The new line, being constructed since 2009 and expected to be operational late next year, will ferry millions of pilgrims on the 444-km journey between the two cities at speeds of 320 km per hour.
"This is a prestigious project which will see the two holy cities being linked by rail for the first time. We are delighted to be contributing to this line which will have to overcome some major challenges across some of the most extreme terrain in the world," said Tata Steel's rail sector chief Gerard Glas.
The steel for the project will be made at Tata Steel's Scunthorpe plant in England before being rolled into rails in lengths of 25 metres at the same plant and also in Hayange in the north of France.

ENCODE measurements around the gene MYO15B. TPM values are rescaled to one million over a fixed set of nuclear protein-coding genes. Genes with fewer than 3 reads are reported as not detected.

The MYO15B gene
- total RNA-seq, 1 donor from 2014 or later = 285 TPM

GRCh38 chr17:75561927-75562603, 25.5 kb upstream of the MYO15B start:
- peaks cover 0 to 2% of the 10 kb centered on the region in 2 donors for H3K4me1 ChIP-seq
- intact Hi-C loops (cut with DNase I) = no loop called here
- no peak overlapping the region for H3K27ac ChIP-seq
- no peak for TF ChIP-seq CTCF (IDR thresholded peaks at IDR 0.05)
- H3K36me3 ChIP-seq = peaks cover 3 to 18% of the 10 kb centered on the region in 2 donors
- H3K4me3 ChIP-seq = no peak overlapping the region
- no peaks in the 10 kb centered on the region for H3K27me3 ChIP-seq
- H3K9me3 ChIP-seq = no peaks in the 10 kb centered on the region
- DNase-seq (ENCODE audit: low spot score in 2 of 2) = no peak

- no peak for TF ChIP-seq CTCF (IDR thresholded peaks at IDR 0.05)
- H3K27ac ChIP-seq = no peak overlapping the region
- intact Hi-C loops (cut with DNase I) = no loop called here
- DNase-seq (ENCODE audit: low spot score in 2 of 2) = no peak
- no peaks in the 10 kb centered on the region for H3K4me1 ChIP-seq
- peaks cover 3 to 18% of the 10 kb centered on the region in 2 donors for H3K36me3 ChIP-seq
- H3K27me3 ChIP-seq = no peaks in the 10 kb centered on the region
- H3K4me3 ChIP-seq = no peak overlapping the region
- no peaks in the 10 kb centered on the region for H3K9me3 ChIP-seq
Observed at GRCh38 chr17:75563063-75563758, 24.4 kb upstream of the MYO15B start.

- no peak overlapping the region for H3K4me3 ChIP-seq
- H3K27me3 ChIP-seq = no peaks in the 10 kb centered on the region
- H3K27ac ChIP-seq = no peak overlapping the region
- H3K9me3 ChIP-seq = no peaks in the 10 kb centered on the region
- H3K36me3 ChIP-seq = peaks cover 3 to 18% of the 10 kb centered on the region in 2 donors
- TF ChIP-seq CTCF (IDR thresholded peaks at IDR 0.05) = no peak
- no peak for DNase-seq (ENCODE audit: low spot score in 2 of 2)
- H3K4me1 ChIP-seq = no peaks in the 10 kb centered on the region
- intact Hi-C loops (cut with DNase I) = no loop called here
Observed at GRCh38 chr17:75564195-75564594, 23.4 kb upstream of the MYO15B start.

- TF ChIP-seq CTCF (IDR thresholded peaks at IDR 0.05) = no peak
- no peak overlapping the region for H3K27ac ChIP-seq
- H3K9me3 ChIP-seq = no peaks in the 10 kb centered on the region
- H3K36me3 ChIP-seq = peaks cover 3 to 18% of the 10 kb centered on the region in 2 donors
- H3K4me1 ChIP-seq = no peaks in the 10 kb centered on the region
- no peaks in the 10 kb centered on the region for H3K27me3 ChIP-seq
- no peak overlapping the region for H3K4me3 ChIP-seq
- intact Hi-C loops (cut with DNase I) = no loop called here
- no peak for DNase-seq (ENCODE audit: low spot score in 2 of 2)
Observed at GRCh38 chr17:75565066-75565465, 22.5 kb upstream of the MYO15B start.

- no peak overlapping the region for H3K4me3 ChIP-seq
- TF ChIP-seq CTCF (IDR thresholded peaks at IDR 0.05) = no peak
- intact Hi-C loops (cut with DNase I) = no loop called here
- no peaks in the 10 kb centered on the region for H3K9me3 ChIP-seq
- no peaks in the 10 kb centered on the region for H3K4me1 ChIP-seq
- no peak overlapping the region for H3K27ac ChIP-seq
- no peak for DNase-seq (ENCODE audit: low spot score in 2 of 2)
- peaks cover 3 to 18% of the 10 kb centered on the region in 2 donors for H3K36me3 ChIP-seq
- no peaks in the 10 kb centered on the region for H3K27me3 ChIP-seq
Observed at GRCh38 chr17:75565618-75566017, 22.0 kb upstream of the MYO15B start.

Running across the challenging desert terrain, the railway line will have to withstand temperatures ranging from freezing to 50 degrees Celsius, besides sandstorms, flash floods and shifting dunes.
Constructed at a cost of an estimated Euros 12 billion, the railway will carry around 160,000 passengers daily, and many more during the annual Haj pilgrimage, on a fleet of 35 trains.
Last year, the Saudi Railways Organisation awarded the contract for the final phase of completing, running and maintaining the Haramain High Speed Rail Project to a Spanish consortium of Copasa, Imathia and OHL.
Haramain implies "two holy places" in Arabic, while Makkah is the place where the Holy Quran was revealed and Madina is the birthplace of Prophet Mohammed.
En route, the trains will halt at Jeddah and King Abdullah Economic City.
Tata Steel has already implemented similar projects in Brazil and Mauritania.
--IANS (Posted on 08-08-2013)